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Set in 1870s England, the story tells of Annabella Lagrange and the terrible secret her wealthy parents have kept from her. When she finally learns the truth, she runs away and eventually finds solace in the company of her family's former groom, a young Irishman with the very Spanish name of Manuel Mendoza. Together they travel the Northumbria countryside from job to job in his horse and caravan, Annabella trapped in limbo between her upper class upbringing which has rejected her, and the working class who are sometimes suspicious of her, only Manuel understanding her situation. Written by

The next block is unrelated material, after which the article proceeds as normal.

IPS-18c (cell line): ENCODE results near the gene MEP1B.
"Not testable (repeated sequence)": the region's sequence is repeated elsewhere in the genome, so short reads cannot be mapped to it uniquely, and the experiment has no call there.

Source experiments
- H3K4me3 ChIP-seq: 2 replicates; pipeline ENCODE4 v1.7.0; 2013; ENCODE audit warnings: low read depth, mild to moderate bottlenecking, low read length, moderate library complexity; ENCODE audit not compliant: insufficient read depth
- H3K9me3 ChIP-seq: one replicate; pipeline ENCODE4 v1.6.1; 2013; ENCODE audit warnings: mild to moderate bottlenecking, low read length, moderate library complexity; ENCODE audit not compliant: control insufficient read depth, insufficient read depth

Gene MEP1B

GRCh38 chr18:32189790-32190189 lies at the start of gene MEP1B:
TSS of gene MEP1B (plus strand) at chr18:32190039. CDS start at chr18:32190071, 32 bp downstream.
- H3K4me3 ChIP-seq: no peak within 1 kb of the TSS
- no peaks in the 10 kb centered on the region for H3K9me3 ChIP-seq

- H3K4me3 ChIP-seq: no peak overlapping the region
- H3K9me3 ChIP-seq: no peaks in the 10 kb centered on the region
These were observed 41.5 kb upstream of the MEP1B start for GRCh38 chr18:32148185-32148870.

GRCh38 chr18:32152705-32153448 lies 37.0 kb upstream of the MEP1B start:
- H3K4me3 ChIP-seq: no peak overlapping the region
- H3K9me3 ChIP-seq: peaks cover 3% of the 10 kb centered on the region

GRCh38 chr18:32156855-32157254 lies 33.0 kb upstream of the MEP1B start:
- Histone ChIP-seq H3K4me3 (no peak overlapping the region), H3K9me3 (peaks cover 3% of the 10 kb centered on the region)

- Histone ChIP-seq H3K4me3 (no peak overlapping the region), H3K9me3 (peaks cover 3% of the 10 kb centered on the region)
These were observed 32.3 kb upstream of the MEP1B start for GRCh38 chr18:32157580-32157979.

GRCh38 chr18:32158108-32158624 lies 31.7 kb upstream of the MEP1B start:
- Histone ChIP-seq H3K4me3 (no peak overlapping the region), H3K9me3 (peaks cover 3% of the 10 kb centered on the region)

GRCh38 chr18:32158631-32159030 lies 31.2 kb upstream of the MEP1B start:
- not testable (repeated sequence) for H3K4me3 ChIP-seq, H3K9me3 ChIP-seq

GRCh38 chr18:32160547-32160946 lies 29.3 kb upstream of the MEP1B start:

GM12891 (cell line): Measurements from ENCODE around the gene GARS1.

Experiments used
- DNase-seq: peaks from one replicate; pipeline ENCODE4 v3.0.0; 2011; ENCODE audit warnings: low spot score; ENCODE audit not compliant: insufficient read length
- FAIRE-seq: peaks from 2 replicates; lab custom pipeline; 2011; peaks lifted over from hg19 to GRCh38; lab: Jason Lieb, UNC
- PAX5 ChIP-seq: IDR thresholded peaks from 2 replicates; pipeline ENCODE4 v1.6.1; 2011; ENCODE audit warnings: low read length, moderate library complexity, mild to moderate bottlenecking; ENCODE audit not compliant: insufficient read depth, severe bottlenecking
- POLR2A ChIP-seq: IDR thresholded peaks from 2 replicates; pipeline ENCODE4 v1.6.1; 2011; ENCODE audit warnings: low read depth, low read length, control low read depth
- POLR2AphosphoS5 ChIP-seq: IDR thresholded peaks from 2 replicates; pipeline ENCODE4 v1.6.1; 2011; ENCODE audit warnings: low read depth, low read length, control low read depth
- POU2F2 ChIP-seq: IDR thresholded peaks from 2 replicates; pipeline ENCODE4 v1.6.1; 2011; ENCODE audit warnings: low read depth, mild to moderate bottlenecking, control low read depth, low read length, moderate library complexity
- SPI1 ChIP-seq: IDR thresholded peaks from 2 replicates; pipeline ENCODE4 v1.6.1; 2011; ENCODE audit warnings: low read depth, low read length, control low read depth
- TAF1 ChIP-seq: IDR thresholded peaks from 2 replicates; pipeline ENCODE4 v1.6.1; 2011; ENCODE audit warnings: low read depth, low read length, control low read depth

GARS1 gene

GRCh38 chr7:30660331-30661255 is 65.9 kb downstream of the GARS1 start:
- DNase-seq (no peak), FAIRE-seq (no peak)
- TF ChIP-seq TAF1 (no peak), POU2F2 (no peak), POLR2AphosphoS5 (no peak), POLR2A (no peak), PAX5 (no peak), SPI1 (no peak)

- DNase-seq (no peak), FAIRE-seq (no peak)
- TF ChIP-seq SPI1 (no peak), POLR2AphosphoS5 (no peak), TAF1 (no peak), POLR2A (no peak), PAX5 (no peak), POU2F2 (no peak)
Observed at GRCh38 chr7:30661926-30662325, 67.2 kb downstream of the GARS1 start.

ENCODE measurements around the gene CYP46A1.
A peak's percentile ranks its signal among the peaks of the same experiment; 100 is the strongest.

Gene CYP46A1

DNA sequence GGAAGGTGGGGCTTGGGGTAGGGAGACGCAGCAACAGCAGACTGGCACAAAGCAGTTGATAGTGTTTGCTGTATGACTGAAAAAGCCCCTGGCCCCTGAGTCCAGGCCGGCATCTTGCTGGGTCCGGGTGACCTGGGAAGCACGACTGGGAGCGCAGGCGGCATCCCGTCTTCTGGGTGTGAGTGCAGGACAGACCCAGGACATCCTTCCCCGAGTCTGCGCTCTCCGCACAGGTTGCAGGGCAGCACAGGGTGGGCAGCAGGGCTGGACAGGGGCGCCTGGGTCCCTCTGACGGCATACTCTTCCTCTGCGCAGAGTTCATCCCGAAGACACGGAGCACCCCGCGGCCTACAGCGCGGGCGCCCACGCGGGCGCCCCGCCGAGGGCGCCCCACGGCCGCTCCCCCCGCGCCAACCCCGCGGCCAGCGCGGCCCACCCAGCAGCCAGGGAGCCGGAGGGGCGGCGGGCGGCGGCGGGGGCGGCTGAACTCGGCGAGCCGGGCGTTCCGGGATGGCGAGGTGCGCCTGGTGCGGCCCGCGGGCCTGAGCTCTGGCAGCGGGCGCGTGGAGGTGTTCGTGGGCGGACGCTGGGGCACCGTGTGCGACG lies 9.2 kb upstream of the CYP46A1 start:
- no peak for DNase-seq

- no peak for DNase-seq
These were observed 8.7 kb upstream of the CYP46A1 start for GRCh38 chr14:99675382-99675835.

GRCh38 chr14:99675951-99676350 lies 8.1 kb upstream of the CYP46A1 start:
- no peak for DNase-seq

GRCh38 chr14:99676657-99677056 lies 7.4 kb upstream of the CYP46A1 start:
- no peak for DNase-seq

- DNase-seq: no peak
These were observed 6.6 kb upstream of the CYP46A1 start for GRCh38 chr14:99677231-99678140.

The only reason to watch this is to see a pre-North and South, pre-Downton Abbey Brendan Coyle. The usually lovely Nigel Havers is painful as a stereotypical villain, and though Coyle too is slumming it, we at least see his charm. Catherine Cookson's characters are two-dimensional, her plots plodding and unlikely, her portrayal of period social mores and class conflict ridiculously exaggerated. The film's so-called foreshadowing is heavy-handed and so is the acting. Not even otherwise talented, well-trained British actors can really rise above the crummy script. There are better historical fiction writers out there worth dramatising, I'm sure, but somehow Cookson's style melodrama and tin ear (for both dialogue and period setting) finds an audience. The discerning Masterpiece/BBC/ITV period drama fan will stay away. I give a 2 only for Coyle and glimpses of Havers.
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